DEV Community

Cover image for A Zen of monitoring
Vladimir Uogov
Vladimir Uogov

Posted on

A Zen of monitoring

This article is not a tutorial, but a philosophical reflection on the question that many professionals involved in creating or using monitoring systems ask: “Why are we doing what we are doing, and how are we doing that.”


What I will say in this blog post may sound strange or incomplete. But this is how this problem presented itself. I do not know the ultimate answer to “what is monitoring and how to do it properly.” I doubt any human being knows an answer to this question, which will cross all t's and dot all i's. But this post is somewhat of a silly attempt to clarify some points. And if some of my thoughts will be useful to you as well, I will be glad that I've spent time bringing all my arguments on this matter together. Of course, as I perceive it, the side effect of this article is to ask more questions and dive deeper into this fascinating issue. And now, without any further ado.

Humble History.

When speaking about IT monitoring and observability, many IT professionals make the same mistakes. They are to make an impression that the idea of monitoring and observability for the matter is something:
Created recently as a part of the IT revolution.
Exists separately from other monitoring forms (industrial and others).
Unique in its approaches and none of the experiences that's been gained by the engineers of the past.
None of those statements are true. Monitoring has been a part of human activities for centuries. Whenever there is some process, someone usually observes that process. Making sure that it is through. And IT monitoring and observability as it emerged as an IT topic initially, IT monitoring and observability were treated equally to any other form of monitoring and observability. And it shouldn't be treated any differently today. Because there is nothing new in the world regarding how human beings connect with their surroundings. We can create better tools, but we have yet to change the nether mechanics of an eye or how the human brain processes input data about that surroundings. And with this idea in mind, let us try to answer a straightforward question:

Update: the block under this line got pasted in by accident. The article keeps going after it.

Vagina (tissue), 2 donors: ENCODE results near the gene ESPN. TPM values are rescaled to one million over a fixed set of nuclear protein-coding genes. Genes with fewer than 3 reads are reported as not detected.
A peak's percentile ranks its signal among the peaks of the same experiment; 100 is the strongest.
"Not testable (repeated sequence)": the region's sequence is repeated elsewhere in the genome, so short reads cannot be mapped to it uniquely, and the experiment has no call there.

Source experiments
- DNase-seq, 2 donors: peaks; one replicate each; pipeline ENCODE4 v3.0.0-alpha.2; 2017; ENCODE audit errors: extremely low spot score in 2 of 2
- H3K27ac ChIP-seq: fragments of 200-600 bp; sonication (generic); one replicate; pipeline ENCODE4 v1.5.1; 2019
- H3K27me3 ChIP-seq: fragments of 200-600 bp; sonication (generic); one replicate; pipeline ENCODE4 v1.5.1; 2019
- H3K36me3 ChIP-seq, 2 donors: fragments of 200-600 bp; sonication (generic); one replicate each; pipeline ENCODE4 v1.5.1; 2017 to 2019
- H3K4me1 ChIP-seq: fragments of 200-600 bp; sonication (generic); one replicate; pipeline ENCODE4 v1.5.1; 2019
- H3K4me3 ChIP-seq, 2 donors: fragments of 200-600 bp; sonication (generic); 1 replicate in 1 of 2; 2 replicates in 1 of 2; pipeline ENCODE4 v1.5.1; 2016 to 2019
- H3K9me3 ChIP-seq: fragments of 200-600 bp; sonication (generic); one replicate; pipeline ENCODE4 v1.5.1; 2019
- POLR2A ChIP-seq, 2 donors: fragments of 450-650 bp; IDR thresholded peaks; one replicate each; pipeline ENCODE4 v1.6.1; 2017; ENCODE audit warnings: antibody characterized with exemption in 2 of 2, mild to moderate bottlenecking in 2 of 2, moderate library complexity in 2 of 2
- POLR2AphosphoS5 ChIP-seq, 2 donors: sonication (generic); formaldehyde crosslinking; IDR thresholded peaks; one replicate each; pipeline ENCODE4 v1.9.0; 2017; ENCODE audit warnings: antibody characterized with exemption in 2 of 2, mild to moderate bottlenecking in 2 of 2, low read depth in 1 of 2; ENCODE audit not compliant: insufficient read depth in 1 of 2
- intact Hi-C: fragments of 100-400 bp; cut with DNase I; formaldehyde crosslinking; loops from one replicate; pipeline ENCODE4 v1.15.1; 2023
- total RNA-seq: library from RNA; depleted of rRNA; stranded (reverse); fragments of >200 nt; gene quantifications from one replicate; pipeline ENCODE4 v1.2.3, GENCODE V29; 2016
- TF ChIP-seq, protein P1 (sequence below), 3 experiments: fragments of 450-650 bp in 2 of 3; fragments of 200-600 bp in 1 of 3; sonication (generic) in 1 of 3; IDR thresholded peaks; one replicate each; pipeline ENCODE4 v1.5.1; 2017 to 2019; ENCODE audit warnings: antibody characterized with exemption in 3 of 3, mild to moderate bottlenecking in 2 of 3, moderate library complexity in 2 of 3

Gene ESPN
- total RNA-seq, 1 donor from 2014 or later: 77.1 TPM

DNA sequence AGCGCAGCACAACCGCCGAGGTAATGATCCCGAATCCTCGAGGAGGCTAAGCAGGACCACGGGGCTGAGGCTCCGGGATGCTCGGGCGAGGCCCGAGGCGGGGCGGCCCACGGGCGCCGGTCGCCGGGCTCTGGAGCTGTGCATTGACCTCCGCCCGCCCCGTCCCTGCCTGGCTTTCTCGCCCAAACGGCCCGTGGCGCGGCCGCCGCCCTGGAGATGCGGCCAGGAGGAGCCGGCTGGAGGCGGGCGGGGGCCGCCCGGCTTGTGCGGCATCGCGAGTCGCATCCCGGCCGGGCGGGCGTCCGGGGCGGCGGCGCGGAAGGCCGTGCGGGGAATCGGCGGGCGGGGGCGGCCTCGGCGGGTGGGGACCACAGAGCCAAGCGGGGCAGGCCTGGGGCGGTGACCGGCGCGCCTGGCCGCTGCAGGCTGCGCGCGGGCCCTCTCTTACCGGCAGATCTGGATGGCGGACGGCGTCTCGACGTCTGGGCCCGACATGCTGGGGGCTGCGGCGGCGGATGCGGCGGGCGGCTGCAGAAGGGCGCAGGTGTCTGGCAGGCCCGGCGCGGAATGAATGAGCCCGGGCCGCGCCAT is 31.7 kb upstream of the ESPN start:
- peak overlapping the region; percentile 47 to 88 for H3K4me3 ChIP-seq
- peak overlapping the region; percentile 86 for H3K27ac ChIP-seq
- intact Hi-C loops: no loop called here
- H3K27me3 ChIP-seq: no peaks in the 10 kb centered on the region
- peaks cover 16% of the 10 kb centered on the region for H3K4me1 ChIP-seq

Why are we doing that?

There are many answers to that question in the IT crowd, but let's think, for a second:

  • Why, historically, were people observing and watching the fire?
  • Why were captains watching the weather, tides, and directions of the winds?
  • Why the train engineers were watching a boiler?
  • Why are pilots watching airplane controls?

I brought those few samples of human activities to make the point. The purpose of all those actions is to keep driving some process, of the fire, of the ship movements, of the engine safety, of the control of the airplane. So, every time we think of “monitoring” or “observability,” we do need to think, “This is all for the control of some process,” not for personal curiosity. Not to satisfy some external requirements without questioning “why.” Not only to establish some fact without bringing this fact into a proper context. So, the foremost task of any “monitoring” and “observability” is “Control.” Everything else is a secondary task. Even if we are involved in the monitoring and instrumentation of some scientific experiment, the primary task is to keep the process under control to a maximum extent and then gain scientific data. So, after answering the first and probably most important question, we must ask ourselves:

How are we doing that?

And at this point, there will be no shortage of various answers. We will hear about how we get and compute the data, thresholds and aggregations, statistical computation, and visualization. But let us step back and think now: “What is the matter of controlling? How can we be certain that the process is controllable? How shall we organize our observability, so each element in this effort matters ?”